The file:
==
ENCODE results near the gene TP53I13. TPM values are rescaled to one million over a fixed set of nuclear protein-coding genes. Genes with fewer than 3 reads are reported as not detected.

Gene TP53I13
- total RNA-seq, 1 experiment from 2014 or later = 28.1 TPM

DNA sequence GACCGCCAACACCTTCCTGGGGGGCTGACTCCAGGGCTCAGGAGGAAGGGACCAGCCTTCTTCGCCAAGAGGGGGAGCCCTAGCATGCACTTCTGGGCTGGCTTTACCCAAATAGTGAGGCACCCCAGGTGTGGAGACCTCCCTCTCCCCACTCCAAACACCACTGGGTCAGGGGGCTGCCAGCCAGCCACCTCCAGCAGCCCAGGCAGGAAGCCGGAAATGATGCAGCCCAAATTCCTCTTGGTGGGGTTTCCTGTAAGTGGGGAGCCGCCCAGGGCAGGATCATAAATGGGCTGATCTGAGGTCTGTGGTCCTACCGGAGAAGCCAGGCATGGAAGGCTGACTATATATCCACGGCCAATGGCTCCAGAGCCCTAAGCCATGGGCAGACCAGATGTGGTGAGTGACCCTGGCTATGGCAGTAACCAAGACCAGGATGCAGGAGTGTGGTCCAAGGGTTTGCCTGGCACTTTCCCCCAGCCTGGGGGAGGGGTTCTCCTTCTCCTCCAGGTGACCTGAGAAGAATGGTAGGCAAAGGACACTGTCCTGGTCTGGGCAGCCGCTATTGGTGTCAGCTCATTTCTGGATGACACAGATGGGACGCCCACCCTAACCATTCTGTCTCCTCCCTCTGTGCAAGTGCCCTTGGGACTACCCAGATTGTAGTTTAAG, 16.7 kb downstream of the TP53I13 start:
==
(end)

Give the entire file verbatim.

ENCODE results near the gene TP53I13. TPM values are rescaled to one million over a fixed set of nuclear protein-coding genes. Genes with fewer than 3 reads are reported as not detected.

Gene TP53I13
- total RNA-seq, 1 experiment from 2014 or later = 28.1 TPM

DNA sequence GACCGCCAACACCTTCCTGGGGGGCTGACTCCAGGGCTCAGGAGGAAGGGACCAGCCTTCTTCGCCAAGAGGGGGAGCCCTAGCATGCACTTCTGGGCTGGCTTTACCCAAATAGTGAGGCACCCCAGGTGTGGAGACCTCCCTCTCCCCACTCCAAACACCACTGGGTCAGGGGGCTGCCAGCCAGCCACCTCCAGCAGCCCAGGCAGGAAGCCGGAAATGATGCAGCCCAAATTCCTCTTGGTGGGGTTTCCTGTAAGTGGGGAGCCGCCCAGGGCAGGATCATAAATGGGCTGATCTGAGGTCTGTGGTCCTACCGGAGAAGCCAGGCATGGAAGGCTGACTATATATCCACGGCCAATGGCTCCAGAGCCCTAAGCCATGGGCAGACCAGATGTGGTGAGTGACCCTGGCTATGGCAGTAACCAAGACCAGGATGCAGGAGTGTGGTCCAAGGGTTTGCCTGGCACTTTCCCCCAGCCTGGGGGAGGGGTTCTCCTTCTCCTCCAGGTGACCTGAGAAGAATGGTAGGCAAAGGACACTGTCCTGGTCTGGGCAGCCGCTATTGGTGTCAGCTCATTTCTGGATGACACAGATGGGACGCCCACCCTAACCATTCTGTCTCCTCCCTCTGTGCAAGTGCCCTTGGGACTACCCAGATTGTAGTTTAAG, 16.7 kb downstream of the TP53I13 start: